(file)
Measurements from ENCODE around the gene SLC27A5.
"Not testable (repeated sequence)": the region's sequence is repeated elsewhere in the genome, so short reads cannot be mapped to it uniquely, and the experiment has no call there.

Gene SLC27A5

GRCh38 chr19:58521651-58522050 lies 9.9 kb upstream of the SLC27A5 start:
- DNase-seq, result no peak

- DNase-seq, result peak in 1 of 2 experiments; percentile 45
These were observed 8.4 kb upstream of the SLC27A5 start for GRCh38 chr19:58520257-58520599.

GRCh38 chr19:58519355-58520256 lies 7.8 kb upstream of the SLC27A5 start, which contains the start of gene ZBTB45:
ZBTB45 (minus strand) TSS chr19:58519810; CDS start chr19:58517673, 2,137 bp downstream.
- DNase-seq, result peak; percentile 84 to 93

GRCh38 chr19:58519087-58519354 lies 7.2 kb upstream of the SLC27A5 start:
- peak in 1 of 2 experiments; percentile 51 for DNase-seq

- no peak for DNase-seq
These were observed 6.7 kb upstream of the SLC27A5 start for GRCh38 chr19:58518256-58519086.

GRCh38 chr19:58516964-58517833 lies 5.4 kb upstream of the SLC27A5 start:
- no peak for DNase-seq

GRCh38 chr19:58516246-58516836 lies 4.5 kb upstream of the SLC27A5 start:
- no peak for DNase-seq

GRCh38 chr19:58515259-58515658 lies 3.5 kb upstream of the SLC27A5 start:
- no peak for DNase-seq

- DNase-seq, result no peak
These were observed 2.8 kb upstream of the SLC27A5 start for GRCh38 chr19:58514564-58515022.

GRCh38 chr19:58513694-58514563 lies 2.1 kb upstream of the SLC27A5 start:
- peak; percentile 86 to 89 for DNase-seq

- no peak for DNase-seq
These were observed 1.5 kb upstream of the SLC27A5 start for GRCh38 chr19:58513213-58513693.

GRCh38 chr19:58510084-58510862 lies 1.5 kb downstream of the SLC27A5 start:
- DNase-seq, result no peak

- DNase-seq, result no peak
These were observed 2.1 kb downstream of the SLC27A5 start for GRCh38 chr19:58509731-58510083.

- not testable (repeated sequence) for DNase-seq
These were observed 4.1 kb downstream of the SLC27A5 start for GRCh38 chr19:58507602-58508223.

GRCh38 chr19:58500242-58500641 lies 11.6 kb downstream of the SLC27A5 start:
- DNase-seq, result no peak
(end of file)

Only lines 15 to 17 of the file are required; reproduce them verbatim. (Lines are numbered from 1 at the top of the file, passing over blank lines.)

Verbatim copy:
GRCh38 chr19:58516964-58517833 lies 5.4 kb upstream of the SLC27A5 start:
- no peak for DNase-seq

GRCh38 chr19:58516246-58516836 lies 4.5 kb upstream of the SLC27A5 start: